Tax Deductions for Hosts

As a host for rental properties, you should claim the below tax deductions to keep more of your hard-earned money.

Mileage you can deduct

Work-related errands
Miles driven to pick up supplies, advertising assets, or other work-related errands are tax deductible.
Between property visits
Miles driven between properties, and from your last property visit to your home office, are tax deductible.

Expenses you can deduct

Cleaning Supplies
Supplies like cleaning products, rags, and paper towels that you buy for work are deductible.
Office Supplies
Items that you buy for everyday use in your office, like pens, paper, postage, and notepads, are deductible!
Business Cards
Designing and printing business cards is deductible as a marketing expense. Just be sure to check for typos!
Advertising
The costs of promoting your business--like online ads, signs, print, radio, and video--are all deductible!
Licenses & Memberships
Licenses or memberships that help you do your job are deductible. That includes license renewal fees and membership dues to professional organizations.
Supplies
If you purchase supplies that are needed to run your business, those expenses are deductible! Just make sure these purchases would be considered typical for your industry.
Legal Fees
A good contract can save you hours of headaches... for a price. Be sure to record your business related legal expenses as deductions!
Cleaning Services
Call in the cleaners! Maid-services, professional cleaners, carpet cleaning, landscaping, and any labor you hire to keep your property in shape qualifies as a business deduction.
Commissions
Hosting fees and commissions on Airbnb, VRBO, Zillow, and other sites are all deductible.
Homeowner's Insurance
Protect your investment. The business percentage of your homeowner's insurance is a deductible expense.
Mortgage Interest
A business percentage of interest you pay to finance your property is tax deductible. Payments of principal, however, are not.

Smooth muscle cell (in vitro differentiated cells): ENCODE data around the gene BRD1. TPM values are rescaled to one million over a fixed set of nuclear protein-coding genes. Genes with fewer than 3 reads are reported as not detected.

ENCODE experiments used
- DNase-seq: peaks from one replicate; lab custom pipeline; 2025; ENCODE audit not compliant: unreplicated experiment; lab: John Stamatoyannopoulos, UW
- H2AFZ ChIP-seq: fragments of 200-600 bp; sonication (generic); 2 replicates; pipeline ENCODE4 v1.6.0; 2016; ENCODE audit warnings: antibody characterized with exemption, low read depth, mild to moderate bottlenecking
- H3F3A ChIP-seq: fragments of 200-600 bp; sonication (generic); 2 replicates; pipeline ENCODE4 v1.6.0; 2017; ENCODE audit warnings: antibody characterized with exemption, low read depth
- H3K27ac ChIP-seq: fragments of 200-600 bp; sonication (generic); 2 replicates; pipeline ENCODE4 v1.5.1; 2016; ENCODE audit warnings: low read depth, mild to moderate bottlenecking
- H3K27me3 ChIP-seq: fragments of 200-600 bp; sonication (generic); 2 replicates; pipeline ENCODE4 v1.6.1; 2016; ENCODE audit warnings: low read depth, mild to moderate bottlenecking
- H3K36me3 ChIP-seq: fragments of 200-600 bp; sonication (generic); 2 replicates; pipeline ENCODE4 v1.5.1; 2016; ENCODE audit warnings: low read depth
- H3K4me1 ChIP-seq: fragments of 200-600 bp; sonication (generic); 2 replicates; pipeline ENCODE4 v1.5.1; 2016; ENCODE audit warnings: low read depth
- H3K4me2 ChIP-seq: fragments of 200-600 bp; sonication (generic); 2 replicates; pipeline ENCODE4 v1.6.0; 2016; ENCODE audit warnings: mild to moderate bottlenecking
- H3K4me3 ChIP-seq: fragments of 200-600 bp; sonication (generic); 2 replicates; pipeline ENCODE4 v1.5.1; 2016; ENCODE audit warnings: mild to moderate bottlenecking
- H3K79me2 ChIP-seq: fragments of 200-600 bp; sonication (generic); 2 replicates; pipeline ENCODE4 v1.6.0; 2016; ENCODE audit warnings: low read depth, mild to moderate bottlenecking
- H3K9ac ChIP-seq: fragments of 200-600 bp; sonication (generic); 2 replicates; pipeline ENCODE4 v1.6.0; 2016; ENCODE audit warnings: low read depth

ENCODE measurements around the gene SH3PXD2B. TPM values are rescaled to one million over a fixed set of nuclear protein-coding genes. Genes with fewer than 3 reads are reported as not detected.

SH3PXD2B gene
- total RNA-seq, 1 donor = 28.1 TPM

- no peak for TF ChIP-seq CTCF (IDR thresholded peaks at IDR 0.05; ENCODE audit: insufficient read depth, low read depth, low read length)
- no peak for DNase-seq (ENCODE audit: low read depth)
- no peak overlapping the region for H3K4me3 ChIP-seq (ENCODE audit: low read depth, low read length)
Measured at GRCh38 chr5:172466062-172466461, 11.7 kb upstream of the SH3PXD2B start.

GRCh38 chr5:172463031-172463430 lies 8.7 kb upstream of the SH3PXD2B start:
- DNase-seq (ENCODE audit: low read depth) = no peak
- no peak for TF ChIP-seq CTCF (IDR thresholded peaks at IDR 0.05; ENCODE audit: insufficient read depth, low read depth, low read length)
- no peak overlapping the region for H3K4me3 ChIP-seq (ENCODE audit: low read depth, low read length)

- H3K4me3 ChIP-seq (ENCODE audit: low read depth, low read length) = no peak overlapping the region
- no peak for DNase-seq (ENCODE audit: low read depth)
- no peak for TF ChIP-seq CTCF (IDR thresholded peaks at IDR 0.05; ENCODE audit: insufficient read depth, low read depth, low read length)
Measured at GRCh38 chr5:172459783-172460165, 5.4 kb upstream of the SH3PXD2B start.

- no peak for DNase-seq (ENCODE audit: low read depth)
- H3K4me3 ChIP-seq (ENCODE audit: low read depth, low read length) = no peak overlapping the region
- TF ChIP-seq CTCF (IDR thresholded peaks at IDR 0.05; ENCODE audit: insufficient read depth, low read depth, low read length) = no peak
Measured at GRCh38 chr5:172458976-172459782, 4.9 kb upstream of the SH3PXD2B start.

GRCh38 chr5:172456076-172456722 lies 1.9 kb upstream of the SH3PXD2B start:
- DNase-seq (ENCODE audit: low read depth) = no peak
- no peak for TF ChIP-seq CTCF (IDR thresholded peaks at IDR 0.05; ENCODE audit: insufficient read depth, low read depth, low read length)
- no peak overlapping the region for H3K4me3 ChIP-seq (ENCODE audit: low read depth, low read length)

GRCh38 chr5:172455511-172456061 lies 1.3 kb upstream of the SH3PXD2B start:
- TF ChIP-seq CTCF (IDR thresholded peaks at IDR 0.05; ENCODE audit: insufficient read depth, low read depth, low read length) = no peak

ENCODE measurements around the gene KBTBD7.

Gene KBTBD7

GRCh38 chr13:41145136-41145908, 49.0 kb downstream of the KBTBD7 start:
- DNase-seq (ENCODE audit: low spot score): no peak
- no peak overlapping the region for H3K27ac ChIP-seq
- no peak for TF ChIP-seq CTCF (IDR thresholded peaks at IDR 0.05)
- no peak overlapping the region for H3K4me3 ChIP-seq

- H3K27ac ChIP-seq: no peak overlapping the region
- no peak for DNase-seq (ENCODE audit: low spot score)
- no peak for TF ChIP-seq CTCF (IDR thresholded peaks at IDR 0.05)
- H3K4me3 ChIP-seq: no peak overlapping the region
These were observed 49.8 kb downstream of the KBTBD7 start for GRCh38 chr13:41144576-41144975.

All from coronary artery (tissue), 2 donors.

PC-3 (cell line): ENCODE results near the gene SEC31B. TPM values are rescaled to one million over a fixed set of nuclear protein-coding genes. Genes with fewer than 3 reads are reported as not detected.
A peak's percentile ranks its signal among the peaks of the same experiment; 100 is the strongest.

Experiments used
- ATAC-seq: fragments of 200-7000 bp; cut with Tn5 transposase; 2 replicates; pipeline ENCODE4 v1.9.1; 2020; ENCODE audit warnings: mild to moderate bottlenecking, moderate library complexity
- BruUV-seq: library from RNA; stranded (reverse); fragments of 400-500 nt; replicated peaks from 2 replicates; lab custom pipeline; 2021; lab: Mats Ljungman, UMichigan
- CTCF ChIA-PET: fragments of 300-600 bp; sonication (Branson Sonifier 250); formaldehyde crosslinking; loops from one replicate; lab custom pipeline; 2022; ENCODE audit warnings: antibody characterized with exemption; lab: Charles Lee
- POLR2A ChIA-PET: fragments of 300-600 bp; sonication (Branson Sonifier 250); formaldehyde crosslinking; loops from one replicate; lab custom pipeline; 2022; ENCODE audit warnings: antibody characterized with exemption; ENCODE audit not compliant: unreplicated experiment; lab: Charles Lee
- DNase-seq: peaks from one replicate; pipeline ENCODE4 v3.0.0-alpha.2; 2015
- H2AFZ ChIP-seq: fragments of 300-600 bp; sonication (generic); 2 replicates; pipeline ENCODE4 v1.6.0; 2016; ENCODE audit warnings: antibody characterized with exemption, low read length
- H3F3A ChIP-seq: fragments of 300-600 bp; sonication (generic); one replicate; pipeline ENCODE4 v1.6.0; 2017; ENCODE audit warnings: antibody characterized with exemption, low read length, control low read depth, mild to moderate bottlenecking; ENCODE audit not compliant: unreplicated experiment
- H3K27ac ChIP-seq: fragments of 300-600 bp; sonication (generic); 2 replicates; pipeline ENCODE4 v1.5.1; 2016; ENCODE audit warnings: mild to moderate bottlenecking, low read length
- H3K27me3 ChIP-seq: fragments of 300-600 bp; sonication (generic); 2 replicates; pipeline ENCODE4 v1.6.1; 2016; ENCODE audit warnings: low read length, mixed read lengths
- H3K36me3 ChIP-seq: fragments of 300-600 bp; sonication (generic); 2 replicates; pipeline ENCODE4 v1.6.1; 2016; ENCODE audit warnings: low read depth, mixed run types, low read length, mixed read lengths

Home Repairs
Repairs that maintain your property without increasing its value can be deducted. However, home improvements, renovations, restorations, and additions all should be claimed elsewhere as capital improvements.
Management Fees
It's due time! Homeowner's association dues, and fees paid to professional property managers, are big ticket deductions!
Property Taxes
Claim the business percentage of the property taxes you pay.
Occupancy Taxes
If you remit occupancy taxes on behalf of your guests, you can claim these as a deduction.
Utilities
Save those bills and deduct a business percentage of what you pay for heat, electricity, water, waste removal, phone, television, and internet.
Property Rent
Deduct a business percentage of the rent you pay for properties that you rent out to guests.

Other expenses you can deduct

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Non-Deductible Expenses

Clothing
Clothing that can be reasonably worn outside of your work enviornment is considered a personal hygene expense and is explicitly deemed a non-deductible expense.
Haircuts
A haircut is considered a personal hygiene expense and is explicitly deemed a non-deductible expense for independent workers.
Life Insurance
You can't deduct the cost of premiums for life insurance where you are the beneficiary. This includes taking policies out to secure a loan for your business, or to fund a succession plan.
Parking Fines and Tickets
Misconduct isn't part of your job! Fees for legal violations, such as parking tickets or court fees, are not tax deductible.
Commuting
If you have a permanent office from which you conduct your business then the miles driven between your home and that office are considered commuting and are not tax deductible.
Dry Cleaning
Dry cleaning is considered a personal hygiene expense and is therefore explicitly deemed a non-deductible. Unless you're cleaning a uniform, the expense is considered personal.

Non-Deductible Expenses if You Take the Standard Mileage Deduction

Gas
Gas is part of maintaining a vehicle for business and is deductible only if you choose not to take the standard mileage rate.
Oil Change
An oil change is standard car maintenence and so is deductible only if you choose not to take the standard mileage rate.
Car Insurance
Car insurance is required for all car owners and thus is deductible only if you choose not to take the standard mileage rate.
Car Repairs
All cars will eventually need a repair. Repairs are deductible only if you choose not to take the standard mileage rate.
Car Lease Payments
If you are leasing a car, you can deduct the lease payments only if you choose not to take the standard mileage rate.
Car Depreciation
Car depreciation is deductible only if you choose not to take the standard mileage rate. Total allowed may be reduced if business use falls under 50%.

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